5 PR Lessons To Learn From the Ja Rule Fyre Festival Disaster
People who say there’s no such thing as bad publicity obviously haven’t heard of the Fyre Festival
This is one of the biggest PR Myths of all, that’s perpetuated again and again by people who want their 15 minutes of fame. Bad press is definitely a thing, and as a business, you should avoid it at all costs.
However, if you’re a brand or public figure who’s found yourself on the wrong side of bad press, it’s not the end of the world. With a little effort and transparency you can bounce back from even the worst of bad press.
In 2017, Ja Rule suffered this fate when the Fyre Festival disaster unraveled.
The chaos seemed to temporarily die down, only to reappear with a vengeance, as two infamous documentaries aired on Netflix and Hulu.
The myth goes that Ja Rule came up with the idea for Fyre Festival. And that his co-founder Billy McFarland would deliver on his vision.
The rest, as they say is history. McFarland now serves a six-year jail term for various frauds, whereas Ja Rule’s reputation has been forever tarnished.
What remains in the aftermath of Fyre Festival is the reminder of what a true PR Disaster looks like.
“There’s No Such Things as Bad Publicity”
The idea that bad press cannot hurt you is a lie.
Although Ja Rule has escaped much of Fyre Festival’s controversy, it continues to impact him:
- From botched halftime shows.
- To daily social media trolling.
- And even the opening speech of the 2019 Oscars.
Nobody’s immune to bad publicity. But you can overcome the worst of it so long as you approach it in a certain way.
I’ve learned this after a decade of PR experience, and a few PR blunders of my own. If Ja Rule came to me right now wanting to repair his brand, this is how I would help him turn this PR Disaster into massive opportunity.
1: Own the Situation
The worst thing you can do when bad publicity hits is to play the victim. You need to own it, not come up with excuses.
He said how he was taking responsibility, yet also stated in capitals: “NOT MY FAULT”.
This doesn’t help his cause. In fact, it may be worse than not taking responsibility at all. It places emphasis on how he too is a victim.
But people don’t want to know how he was also scammed. He willingly put his name next to Fyre Festival, and needs to own this fact.
When bad publicity hits, you need to apologize. And you need to be sincere.
The public cannot forgive you until you say sorry, and actually show remorse for your actions. By coming up with excuses or placing blame elsewhere, you simply make things worse.
Again, Ja Rule did apologize after the Fyre Festival disaster.
But I cannot get past his statement of “this is not my fault.” It questions how sincere his apology is. And if there’s anything worse than no apology, it’s a fake or empty one.
3: Prepare for More Backlash
Always prepare yourself for more backlash. Oftentimes that first wave of bad publicity isn’t the worst. Especially these days with social media, bad press can linger for months!
It’s important you respond to this in a timely manner. Not just when it first happens, but when the next wave of backlash hits. And the next wave. And the wave after that.
By being prompt in responding to backlash, you can get ahead of the story, while simultaneously showing customers you’re serious about making the situation right.
Continue to own the situation.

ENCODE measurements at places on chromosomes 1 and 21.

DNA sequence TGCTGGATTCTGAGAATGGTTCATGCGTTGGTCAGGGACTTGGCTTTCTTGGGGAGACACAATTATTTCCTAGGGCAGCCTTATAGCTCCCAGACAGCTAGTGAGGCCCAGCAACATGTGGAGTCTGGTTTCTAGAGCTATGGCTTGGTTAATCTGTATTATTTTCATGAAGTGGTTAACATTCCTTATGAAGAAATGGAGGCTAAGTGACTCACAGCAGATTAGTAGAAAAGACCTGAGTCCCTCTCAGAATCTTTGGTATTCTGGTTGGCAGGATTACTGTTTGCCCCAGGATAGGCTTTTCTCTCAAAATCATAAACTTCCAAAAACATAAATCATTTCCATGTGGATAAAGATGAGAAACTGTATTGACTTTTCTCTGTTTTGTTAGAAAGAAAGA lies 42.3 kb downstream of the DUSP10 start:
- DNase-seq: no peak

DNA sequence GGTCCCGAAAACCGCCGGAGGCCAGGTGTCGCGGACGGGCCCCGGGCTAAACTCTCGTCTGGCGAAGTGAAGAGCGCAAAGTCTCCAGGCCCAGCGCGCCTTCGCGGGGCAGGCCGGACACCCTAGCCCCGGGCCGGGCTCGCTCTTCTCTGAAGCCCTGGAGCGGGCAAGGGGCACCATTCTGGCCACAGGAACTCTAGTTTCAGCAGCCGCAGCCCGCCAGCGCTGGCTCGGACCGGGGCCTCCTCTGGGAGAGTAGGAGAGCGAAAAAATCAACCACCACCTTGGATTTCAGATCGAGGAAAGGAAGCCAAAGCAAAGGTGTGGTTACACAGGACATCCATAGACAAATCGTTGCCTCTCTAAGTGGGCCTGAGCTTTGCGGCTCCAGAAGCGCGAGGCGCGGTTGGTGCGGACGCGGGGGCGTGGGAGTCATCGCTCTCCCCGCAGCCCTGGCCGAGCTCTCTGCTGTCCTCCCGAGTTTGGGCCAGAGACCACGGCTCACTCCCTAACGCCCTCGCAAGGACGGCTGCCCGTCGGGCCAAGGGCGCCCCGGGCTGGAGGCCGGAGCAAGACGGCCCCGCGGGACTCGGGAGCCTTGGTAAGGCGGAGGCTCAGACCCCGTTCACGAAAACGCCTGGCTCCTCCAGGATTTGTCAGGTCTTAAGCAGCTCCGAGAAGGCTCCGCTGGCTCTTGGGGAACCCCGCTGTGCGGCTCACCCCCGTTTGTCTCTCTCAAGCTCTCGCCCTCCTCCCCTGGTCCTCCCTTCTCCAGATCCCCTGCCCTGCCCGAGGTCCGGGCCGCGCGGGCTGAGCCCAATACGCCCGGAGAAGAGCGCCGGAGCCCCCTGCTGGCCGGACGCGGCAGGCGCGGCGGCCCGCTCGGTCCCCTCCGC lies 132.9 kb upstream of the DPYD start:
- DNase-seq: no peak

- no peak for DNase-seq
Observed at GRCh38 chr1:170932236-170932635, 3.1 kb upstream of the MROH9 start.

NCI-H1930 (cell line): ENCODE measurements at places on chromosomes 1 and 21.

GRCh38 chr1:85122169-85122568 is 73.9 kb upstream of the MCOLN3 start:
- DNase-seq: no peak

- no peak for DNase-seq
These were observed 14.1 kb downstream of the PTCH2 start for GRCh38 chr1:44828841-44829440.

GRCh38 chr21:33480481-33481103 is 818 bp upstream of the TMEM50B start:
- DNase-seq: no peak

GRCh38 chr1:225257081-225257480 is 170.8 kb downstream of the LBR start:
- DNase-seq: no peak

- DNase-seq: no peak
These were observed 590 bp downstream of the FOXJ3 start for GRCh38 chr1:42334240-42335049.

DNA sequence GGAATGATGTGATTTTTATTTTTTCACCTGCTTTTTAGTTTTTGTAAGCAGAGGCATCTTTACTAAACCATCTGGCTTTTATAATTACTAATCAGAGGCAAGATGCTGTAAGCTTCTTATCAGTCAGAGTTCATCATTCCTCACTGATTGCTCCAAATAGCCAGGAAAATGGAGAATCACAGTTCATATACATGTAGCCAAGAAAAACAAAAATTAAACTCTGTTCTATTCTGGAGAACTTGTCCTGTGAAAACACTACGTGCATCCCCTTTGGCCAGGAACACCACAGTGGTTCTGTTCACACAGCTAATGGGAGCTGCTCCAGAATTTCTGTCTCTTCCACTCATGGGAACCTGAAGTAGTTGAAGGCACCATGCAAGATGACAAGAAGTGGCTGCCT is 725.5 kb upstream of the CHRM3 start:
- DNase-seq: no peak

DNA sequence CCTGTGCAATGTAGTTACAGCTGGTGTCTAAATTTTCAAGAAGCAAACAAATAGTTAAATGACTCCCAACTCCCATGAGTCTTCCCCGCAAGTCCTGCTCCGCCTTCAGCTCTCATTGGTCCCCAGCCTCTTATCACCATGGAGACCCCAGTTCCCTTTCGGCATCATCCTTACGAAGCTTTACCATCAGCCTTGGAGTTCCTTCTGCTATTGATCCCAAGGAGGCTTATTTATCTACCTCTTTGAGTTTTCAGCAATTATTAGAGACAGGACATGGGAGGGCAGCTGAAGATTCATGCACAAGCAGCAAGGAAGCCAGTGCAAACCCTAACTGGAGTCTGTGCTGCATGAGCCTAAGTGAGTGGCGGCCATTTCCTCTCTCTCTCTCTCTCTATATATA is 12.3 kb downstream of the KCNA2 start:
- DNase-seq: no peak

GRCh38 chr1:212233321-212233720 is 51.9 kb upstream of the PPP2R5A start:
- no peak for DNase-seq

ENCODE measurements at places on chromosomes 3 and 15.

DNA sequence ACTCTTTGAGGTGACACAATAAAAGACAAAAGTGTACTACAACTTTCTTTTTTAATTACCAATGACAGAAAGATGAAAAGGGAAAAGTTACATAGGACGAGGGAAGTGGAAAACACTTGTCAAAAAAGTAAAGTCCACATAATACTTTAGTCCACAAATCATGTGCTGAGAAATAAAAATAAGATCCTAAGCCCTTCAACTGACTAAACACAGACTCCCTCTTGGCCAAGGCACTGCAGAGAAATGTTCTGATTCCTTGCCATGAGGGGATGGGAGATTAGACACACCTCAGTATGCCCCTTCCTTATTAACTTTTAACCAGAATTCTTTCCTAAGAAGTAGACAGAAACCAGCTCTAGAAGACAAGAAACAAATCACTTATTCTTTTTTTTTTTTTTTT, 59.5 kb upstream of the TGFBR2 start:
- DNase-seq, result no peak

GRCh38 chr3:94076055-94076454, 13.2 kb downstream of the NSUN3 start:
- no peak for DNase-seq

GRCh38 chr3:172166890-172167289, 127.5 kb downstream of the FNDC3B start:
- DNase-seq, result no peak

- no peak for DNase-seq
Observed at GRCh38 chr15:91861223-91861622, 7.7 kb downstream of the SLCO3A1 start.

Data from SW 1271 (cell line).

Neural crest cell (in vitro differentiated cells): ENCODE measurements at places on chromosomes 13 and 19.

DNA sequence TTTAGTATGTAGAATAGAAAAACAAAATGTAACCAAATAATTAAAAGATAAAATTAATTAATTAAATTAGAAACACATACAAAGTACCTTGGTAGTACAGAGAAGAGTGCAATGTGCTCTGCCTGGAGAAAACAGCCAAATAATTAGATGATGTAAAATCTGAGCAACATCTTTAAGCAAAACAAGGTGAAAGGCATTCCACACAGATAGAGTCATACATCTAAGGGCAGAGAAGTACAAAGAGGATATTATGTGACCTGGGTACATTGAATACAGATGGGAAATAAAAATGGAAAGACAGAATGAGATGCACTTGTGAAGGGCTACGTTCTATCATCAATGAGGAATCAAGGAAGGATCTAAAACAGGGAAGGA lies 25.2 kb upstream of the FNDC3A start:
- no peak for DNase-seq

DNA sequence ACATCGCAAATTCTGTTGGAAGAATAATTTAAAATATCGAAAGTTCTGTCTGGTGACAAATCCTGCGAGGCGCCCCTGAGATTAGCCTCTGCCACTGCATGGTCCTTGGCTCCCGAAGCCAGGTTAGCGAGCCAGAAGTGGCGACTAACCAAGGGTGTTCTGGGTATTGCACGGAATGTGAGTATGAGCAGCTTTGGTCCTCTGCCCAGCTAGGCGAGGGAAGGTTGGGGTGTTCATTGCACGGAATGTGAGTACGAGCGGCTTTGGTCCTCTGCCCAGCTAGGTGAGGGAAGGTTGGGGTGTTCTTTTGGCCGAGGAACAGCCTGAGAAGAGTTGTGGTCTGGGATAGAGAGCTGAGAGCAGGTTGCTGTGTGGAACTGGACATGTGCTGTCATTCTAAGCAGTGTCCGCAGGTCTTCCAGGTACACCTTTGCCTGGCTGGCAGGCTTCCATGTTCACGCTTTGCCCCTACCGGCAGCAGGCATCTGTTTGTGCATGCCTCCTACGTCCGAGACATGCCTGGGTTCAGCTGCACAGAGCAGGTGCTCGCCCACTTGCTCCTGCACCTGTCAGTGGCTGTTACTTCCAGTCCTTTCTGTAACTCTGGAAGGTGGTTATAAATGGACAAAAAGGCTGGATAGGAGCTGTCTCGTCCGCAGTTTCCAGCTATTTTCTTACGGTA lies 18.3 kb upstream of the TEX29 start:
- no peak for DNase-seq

This is where Ja Rule fell flat again, as shortly afterwards he launched a new app (similar to the original Fyre App). At best, this appears insensitive to those scammed by Fyre Festival.
Was this the best timing? No.
Did this increase the backlash? Yes!
4: Reward Your Loyal, Raving Fans
Once the initial wave of backlash is over, you need to ask: how can I continue to build rapport with my loyal audience?
You won’t please everyone, but your loyal audience wants to give you the benefit of doubt. These people can be your biggest asset during a PR crisis.
Reward them. Do something BIG for them. Your loyal, raving fans can help you bounce back quickly.
For Ja Rule, he could have done a series of free shows to reward his supporters. He’s already staged a comeback tour with Ashanti, but was this for his raving fans or for his own bank account?
5: Create a Plan
Most important of all, you need to create a plan of action!
You can minimize even the worst of bad press with the right plan in place. This may involve re-branding, arranging strategic media interviews or creating new content. Each disaster requires a different plan, but the point is to have one.
- What’s the plan right now?
- What’s the plan for later this year?
- What’s the plan for when everything blows over?
This is why involving someone with PR experience is important. They know what to do and when, and how to make things better instead of worse.
Although there is DEFINITELY such thing as bad press, you can almost always overcome it.
In fact, with the right plan in place you can help your brand massively in the long term, despite any immediate backlash you may initially receive.
Disasters like Fyre Festival force you to be humble and honest. It shows your human side. At the end of the day, most people respect this.
It can help build closer ties with your loyal, raving fans.
It can also introduce you to a whole new audience.
I’ve seen this happen with brands like KFC, who quickly turned around a PR Disaster. They were open and honest. They said sorry.
I imagine they had a smart, talented PR Expert in charge helping them turn a PR crisis into a massive comeback. And in situations like this, consulting an expert can mean the different between business longevity and total failure.
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